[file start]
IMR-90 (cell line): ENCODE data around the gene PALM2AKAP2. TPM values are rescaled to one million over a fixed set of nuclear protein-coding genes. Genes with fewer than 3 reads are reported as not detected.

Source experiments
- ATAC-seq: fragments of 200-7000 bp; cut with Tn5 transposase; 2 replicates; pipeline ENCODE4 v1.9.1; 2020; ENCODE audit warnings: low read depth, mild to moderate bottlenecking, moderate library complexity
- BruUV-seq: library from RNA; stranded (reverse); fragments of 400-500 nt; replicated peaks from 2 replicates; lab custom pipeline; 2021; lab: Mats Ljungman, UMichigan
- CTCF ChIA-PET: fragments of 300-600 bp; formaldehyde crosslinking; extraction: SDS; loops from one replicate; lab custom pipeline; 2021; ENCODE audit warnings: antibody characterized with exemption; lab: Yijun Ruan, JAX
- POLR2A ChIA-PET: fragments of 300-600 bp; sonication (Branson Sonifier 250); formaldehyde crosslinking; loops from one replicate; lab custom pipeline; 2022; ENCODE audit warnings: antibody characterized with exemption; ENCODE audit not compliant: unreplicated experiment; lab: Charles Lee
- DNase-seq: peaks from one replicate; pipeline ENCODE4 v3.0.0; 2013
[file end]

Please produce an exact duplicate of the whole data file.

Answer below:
IMR-90 (cell line): ENCODE data around the gene PALM2AKAP2. TPM values are rescaled to one million over a fixed set of nuclear protein-coding genes. Genes with fewer than 3 reads are reported as not detected.

Source experiments
- ATAC-seq: fragments of 200-7000 bp; cut with Tn5 transposase; 2 replicates; pipeline ENCODE4 v1.9.1; 2020; ENCODE audit warnings: low read depth, mild to moderate bottlenecking, moderate library complexity
- BruUV-seq: library from RNA; stranded (reverse); fragments of 400-500 nt; replicated peaks from 2 replicates; lab custom pipeline; 2021; lab: Mats Ljungman, UMichigan
- CTCF ChIA-PET: fragments of 300-600 bp; formaldehyde crosslinking; extraction: SDS; loops from one replicate; lab custom pipeline; 2021; ENCODE audit warnings: antibody characterized with exemption; lab: Yijun Ruan, JAX
- POLR2A ChIA-PET: fragments of 300-600 bp; sonication (Branson Sonifier 250); formaldehyde crosslinking; loops from one replicate; lab custom pipeline; 2022; ENCODE audit warnings: antibody characterized with exemption; ENCODE audit not compliant: unreplicated experiment; lab: Charles Lee
- DNase-seq: peaks from one replicate; pipeline ENCODE4 v3.0.0; 2013